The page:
I thought I’d end this post by telling you about the new screenplay I’m going to write: CYBERCHONDRIAC. As discussed above, the main character is a Cyborg named Clive (I like that name, ok). Clive comes back from the future not to destroy the human race – as he is programmed to do – but because he’s sick. At least he thinks he is sick, he is convinced that he has every computer virus known to cyborgs, but no one believes him. So Clive comes to our time to get the kind of help and compassion that only human beings can give. He meets Billy – a sweet yet street smart 14 year old who recently lost his single mom in a robotics plant explosion. Clive teaches Billy how to fend for himself and live a life his mom would be proud of. Billy teaches Clive that he isn’t sick, he’s just insecure and that the only love Clive ever needs is the love of himself – he teaches Clive that Clive is enough. Clive lets that lesson sink in and is instantly healed. Finally feeling like the cyborg he was born to be, Clive destroys the entire human race and returns to his future a hero. The end. The message: Be Like Clive.

Erin go Who?

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Last night I celebrated St. Patrick’s day the way St. Patrick intended: at a Karaoke bar. So perhaps that’s not the intention behind the holiday, but it was a joint St. Patrick’s Day/My Birthday party and it seemed the right thing to do. Besides, I’ve never been entirely sure what my responsibilities are as a man of Irish Heritage and a reformed Catholic when it comes to this “holiday.”

Growing up with a name like O’Keefe, people assumed that my family was Irish. And we are, in a manner of speaking. My Grandfather (Thomas O’Keefe) had two Irish parents: one literally off the boat from Ireland (a member of the Irish Navy) and the other a first generation Irish woman. Our “Irish-ness” however was limited to the obligatory corn beef and cabbage on St. Patrick’s day and wearing green on the day. [The wearing green was rarely pulled off successfully once I was old enough to dress myself, I’m color blind and didn’t know it. I walked the halls of Eugene C. Auer Memorial Elementary School proudly wearing my green sweater on St. Patty’s Day, only to be later informed that it was blue.] We didn’t even drink like the infamous Irish. My father swore off booze when I was a wee one and mom only drank every once in a while – she was Italian and Canadian and did nothing in her drinking to bring shame to any of her forefathers or foremothers. I knew nothing about being Irish. I hated corn beef. I was never going to like cabbage. And the only consistent information about the Irish had to do with something dubbed “The Troubles” in Northern Ireland and that, according to my dad, was nothing more than a bunch of lunatics blowing stuff up.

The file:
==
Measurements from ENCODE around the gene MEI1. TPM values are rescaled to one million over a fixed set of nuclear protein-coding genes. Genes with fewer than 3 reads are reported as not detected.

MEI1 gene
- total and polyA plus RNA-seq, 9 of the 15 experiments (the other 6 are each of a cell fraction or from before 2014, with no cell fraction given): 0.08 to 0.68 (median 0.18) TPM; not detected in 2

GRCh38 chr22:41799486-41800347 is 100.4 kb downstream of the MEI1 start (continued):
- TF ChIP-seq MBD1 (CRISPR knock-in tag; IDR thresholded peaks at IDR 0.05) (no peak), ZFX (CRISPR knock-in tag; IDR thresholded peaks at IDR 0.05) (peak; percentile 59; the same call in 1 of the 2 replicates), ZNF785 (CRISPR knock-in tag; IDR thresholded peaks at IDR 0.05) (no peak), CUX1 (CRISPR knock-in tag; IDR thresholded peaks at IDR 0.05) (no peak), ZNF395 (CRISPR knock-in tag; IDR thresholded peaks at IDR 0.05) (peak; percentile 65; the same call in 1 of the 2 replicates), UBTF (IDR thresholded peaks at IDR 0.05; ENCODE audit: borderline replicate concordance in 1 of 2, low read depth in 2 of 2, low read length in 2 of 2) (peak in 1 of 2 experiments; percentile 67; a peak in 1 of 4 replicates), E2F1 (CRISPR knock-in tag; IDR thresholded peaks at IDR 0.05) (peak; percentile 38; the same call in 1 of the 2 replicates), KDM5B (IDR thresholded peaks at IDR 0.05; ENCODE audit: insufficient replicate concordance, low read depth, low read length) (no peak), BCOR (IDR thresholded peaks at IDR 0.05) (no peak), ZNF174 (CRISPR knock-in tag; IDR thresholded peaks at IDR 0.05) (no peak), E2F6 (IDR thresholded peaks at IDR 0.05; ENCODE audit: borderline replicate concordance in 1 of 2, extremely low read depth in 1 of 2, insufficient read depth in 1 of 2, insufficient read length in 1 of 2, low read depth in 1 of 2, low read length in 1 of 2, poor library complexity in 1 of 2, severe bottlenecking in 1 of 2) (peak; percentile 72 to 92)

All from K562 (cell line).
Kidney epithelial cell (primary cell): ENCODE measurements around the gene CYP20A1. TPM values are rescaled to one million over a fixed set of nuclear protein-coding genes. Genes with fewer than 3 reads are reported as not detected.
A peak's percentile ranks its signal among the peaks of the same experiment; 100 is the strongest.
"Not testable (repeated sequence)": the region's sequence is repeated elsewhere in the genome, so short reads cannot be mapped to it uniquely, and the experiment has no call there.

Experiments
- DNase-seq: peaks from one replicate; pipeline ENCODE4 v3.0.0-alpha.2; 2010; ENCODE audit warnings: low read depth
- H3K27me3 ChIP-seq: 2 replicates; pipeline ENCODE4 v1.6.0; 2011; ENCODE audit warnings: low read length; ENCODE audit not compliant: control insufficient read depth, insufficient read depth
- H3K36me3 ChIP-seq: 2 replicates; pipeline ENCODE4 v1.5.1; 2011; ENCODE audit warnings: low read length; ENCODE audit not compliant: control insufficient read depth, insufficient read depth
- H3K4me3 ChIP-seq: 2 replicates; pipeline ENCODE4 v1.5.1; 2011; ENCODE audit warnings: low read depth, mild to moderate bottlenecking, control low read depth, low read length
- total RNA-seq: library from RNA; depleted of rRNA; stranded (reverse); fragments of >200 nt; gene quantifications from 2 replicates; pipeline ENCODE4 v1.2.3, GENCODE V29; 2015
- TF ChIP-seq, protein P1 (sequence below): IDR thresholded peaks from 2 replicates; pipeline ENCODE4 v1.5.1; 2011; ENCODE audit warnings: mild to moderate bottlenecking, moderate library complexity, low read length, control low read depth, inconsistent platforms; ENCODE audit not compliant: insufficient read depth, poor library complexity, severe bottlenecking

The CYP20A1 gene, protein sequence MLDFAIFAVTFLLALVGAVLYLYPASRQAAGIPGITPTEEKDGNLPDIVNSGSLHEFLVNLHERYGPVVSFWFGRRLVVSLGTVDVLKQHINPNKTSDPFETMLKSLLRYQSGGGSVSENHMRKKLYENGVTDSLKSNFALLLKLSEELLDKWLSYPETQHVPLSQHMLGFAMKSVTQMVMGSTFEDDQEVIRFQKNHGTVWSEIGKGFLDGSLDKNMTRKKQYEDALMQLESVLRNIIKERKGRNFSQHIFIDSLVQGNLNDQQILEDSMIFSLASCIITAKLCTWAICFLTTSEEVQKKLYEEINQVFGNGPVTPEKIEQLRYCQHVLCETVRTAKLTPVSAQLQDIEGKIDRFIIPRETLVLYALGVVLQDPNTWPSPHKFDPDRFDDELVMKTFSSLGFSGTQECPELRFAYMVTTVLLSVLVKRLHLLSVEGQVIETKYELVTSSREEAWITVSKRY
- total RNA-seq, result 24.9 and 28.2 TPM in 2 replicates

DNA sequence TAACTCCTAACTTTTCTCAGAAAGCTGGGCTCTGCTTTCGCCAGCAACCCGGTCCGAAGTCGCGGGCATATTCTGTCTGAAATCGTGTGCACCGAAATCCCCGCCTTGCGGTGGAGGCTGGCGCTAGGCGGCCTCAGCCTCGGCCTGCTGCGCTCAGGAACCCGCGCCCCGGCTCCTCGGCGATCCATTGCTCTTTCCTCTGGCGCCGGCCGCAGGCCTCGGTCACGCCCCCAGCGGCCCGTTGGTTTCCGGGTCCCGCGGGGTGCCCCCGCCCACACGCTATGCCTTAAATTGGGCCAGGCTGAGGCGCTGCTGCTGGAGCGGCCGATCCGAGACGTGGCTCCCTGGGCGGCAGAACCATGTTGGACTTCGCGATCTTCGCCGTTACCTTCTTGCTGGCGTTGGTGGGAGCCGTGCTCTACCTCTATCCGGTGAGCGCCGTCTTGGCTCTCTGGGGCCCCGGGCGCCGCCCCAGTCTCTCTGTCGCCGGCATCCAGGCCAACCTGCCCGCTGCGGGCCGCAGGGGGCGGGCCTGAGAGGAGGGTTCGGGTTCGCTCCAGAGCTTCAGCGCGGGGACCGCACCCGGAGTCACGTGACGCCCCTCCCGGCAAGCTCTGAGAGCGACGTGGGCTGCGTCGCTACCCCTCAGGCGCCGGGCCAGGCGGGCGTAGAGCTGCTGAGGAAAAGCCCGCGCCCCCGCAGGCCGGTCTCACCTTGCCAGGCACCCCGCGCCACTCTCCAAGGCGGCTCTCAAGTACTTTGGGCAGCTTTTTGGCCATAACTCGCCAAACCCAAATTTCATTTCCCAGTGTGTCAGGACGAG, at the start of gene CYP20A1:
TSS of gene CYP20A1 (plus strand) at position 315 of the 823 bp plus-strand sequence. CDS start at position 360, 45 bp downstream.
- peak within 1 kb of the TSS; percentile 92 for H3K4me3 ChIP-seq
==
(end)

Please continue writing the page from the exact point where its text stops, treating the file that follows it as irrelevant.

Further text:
My perspective on my “Irish-ness” has changed quite a bit from my adolescence. I don’t proclaim to understand what it is to be “Irish” anymore than I understand what it is to be “part-Italian” or “somewhat Canadian” or rumor has it “a little Polish.” Hell I can’t even understand what it even means just “to be.” I do know that certain works of art: certain books and movies and plays and poems have helped me connect with the Irish heritage that I do have and I am fascinated by it. Moved by it. Puzzled by it – puzzled with the idea of learning who I am by examining where my ancestors came from. There is a romanticism about it – I know I have succumbed to that. I’ve read up on the troubles, about the IRA, about Michael Collins and Patrick Pearse. I am fascinated and moved by their stories and their troubles. I’ve gone so far to say “my dad said they were all lunatics, but if I were a young man in that time and place, I would have picked up a gun.” But that’s bullshit. I’m not saying that I wouldn’t, I’m saying that I can’t know that I would. I wasn’t in that time and place, I can neither accurately assess what I would do nor fairly judge what people are doing and I should thank God for that lack of actual perspective. Or perhaps I shouldn’t thank God since some people claim that he’s the one that caused all the trouble up in Northern Ireland to begin with. (But we know that’s true right? It’s not God so much as people using the idea of “God” to commit social, political and economical injustices upon each other).